DECODING THE GENERATOR: WHAT YOU NEED TO KNOW TO POWER UP

May 13, 2016

Whether you’re stuck in a dark house during a storm or planning a fully powered outdoor excursion, knowing what generator to have on hand will make sure you’re ready the moment you need power most. With advancements like increased fuel efficiency, digital display features and noise reduction, today’s generators are more convenient than ever.

To get started, determine if you need at generator for your home, business or for leisure and check out our generator wattage worksheet to calculate your exact wattage needs. Then, consider how often you might use different types of generators and your level of investment to narrow down your choices.


Powering the HomeInfographic featuring various generators an their uses

Most residential generators are on hand for backup power in case of an outage. A majority of home owners can get by with a 3,000 to 6,500-watt portable generator during a power outage to power necessities like HVAC, lights, refrigerators and other small appliances. For residential power outage needs, try Briggs & Stratton’s 5,000-Watt Portable Generator or Ryobi’s 5,500-Watt Portable Generator.

If you’re looking for a more permanent solution, consider a home standby generator with wattage ranging from 6,000 to 150,000. These generators, which require professional installation away from openings in your home, are hard-wired directly into your home’s electrical system and can be installed to power select appliances or to provide whole house coverage. A home standby generator automatically detects a utility outage, starts automatically and can run as long as necessary until the power is restored. The power provided by a home standby generator is safe for sensitive electronics and equipment. Try Generac’s 22,000-Watt Air Cooled Automatic Standby Generator.

Preparing the Job Site

If you’re going to be on a job site without electricity, a portable generator will help you operate your equipment with ease. Portable generators for the job site are designed for durability and long-term daily use with large fuel tanks for longer runtime and high-quality internal components for longer reliability. Other available features such as low oil shutdown, idle control and a wattage meter help make job site operation easier for the Pro user. To meet every day needs on site, consider an open frame portable generator with around 7,000 watts. Try DeWalt’s 7,000 Watt Portable Generator.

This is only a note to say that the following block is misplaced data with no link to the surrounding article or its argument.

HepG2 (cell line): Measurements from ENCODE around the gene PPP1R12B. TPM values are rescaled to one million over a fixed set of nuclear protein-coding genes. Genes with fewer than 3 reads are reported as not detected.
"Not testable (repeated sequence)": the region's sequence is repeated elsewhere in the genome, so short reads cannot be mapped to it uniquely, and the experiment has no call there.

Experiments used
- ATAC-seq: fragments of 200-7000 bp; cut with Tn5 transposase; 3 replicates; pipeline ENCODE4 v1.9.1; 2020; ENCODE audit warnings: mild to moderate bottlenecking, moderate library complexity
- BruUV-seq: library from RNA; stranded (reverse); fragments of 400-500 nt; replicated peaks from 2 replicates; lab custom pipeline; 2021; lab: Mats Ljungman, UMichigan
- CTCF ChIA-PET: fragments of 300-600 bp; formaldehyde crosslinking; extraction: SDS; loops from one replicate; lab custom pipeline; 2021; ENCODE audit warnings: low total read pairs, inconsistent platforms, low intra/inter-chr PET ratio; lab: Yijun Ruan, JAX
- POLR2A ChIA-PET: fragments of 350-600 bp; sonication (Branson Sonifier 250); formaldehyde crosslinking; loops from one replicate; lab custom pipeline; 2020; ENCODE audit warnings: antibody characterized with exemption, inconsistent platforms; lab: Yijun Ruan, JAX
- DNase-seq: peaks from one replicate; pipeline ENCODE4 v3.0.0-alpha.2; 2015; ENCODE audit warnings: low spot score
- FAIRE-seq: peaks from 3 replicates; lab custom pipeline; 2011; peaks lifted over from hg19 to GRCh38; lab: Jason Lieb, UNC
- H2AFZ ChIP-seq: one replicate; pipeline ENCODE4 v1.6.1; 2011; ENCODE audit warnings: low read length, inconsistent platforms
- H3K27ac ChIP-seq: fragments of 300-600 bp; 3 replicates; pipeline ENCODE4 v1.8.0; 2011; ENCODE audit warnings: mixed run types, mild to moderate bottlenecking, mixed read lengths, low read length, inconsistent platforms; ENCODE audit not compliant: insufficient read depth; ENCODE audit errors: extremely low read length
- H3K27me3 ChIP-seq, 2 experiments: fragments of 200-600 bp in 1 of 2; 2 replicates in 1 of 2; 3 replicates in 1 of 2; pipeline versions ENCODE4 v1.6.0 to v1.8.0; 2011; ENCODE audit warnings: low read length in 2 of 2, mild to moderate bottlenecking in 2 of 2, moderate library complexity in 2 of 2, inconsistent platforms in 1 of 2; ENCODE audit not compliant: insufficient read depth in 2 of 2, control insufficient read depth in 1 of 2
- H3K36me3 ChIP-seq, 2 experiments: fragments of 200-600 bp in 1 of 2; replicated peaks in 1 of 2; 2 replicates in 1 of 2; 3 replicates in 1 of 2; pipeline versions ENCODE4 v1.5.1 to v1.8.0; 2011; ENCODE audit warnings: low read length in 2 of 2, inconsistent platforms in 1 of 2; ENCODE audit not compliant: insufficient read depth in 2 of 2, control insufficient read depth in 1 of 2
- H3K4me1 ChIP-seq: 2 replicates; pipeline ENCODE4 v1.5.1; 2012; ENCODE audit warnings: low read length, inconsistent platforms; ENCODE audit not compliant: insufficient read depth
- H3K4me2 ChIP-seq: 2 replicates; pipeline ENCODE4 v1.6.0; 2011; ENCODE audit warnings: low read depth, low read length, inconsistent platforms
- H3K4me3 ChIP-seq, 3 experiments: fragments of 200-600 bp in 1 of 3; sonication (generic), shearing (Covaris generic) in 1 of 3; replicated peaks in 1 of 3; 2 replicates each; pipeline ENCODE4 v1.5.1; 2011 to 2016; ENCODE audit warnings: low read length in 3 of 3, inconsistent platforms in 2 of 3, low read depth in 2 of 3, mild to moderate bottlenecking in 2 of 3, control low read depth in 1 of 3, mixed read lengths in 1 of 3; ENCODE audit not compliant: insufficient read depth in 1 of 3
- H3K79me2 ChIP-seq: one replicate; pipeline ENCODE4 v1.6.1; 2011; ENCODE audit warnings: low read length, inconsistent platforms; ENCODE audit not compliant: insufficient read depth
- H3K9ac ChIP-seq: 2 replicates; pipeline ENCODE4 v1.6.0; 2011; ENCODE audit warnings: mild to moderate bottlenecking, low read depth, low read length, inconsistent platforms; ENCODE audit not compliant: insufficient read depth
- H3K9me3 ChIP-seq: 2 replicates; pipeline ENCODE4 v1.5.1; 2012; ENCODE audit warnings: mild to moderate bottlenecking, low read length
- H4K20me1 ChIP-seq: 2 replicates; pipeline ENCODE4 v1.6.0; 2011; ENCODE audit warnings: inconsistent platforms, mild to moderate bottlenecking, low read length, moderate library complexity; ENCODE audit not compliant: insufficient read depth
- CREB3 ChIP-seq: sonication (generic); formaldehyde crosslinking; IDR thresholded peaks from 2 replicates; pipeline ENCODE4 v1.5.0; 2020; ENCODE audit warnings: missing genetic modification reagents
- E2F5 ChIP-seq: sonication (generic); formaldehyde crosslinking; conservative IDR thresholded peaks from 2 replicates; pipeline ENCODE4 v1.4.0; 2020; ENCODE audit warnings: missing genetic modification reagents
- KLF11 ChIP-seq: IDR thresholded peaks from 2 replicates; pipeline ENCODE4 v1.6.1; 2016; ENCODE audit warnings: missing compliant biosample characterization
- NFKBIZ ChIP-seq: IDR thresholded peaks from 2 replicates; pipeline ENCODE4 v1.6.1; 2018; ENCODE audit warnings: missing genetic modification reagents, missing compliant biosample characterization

Energizing Outdoor Events

For tailgaters, campers and outdoor enthusiasts, an inverter generator can boost outdoor events. These generators are lightweight, quiet and equipped to power tailgates, parties and other smaller outdoor gatherings because they are safe for sensitive electronics, like cell phones and TVs. Try an option like Ryobi’s 2,200-Watt Green Gasoline Powered Digital Inverter to power your event. A single inverter provides up to 1,800 watts; when using two units in parallel they can provide up to 3,600 watts.

Safety Tips and Maintenance  

Once you have the right generator for your needs, follow these generator safety guidelines and make sure it stays outside of your home. Here are some of the top things to keep in mind:

  1. Always read your owner’s manual before operating your generator.
  2. Always run your generator outside with the exhaust directed away from openings to your home or nearby buildings. Keep your generator at least 20’ from any occupied building.
  3. Portable generators cannot be connected directly to a house to provide power without the use of a manual transfer switch. A generator that is directly connected to your home’s wiring can back feed onto the power lines connected to your home and injure neighbors or utility workers. An electrician will need to install a transfer switch to wire the generator power to the household circuits you want to run.
  4. Storing a generator with fuel in it over a long period of time will diminish its performance. If you store your generator over time, drain fuel from the carburetor and gasoline from the tank, and be sure to dispose in a suitable container according to state and local ordinances. Always refer to your generator’s owner’s manual for specific direction.
  5. Generators need to be kept dry and should not be exposed to weather. Do not operate a portable generator in the rain or in standing water. Weather conditions can also damage exposed areas, especially electrical, and may cause the unit to be inoperable.
  6. Do not overload your generator. Overloading can seriously damage your valuable appliances and electronics.

 

Want to learn other ways to prepare for power outages or other natural disasters? Learn about our Hurricane Preparedness Workshops.

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